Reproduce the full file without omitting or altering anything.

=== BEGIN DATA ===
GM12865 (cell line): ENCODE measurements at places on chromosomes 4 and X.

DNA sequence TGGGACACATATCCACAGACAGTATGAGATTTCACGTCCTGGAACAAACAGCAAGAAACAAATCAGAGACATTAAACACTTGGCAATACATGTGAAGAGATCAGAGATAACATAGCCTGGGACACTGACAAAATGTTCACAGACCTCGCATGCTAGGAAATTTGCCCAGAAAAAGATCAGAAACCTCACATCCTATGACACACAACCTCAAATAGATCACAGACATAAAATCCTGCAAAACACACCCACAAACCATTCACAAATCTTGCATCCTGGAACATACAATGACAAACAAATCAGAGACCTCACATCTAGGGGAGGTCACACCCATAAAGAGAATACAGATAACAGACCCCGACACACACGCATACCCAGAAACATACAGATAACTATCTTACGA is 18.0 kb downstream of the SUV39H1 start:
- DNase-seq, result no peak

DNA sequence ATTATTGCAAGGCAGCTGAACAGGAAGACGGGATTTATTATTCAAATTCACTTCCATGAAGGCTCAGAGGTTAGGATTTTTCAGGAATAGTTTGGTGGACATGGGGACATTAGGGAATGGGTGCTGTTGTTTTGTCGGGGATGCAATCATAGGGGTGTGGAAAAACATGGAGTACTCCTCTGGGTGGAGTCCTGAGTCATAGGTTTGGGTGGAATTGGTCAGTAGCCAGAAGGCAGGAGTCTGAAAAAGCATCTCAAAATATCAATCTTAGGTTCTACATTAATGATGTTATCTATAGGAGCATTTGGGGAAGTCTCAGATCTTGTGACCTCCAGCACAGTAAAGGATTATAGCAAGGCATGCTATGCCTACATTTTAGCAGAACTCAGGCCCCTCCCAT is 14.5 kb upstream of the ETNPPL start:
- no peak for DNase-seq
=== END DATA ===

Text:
GM12865 (cell line): ENCODE measurements at places on chromosomes 4 and X.

DNA sequence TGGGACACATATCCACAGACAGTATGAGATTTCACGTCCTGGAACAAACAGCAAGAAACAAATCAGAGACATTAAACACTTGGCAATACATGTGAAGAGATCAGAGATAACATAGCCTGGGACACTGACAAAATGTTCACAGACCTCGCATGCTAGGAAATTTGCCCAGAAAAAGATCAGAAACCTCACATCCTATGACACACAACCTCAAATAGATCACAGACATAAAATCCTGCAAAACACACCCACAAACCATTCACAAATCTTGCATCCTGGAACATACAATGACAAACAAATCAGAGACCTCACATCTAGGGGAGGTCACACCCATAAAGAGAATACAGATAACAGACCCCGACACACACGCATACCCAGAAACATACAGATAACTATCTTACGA is 18.0 kb downstream of the SUV39H1 start:
- DNase-seq, result no peak

DNA sequence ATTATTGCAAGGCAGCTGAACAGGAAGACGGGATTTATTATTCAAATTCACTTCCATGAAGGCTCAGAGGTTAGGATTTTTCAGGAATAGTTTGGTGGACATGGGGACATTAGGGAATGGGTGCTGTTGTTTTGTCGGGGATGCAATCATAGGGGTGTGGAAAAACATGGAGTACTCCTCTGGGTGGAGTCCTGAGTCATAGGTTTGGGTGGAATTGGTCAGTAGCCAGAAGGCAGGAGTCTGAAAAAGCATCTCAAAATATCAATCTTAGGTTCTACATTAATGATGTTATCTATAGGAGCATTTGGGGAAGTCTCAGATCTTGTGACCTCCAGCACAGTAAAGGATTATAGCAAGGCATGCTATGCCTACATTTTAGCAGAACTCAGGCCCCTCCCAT is 14.5 kb upstream of the ETNPPL start:
- no peak for DNase-seq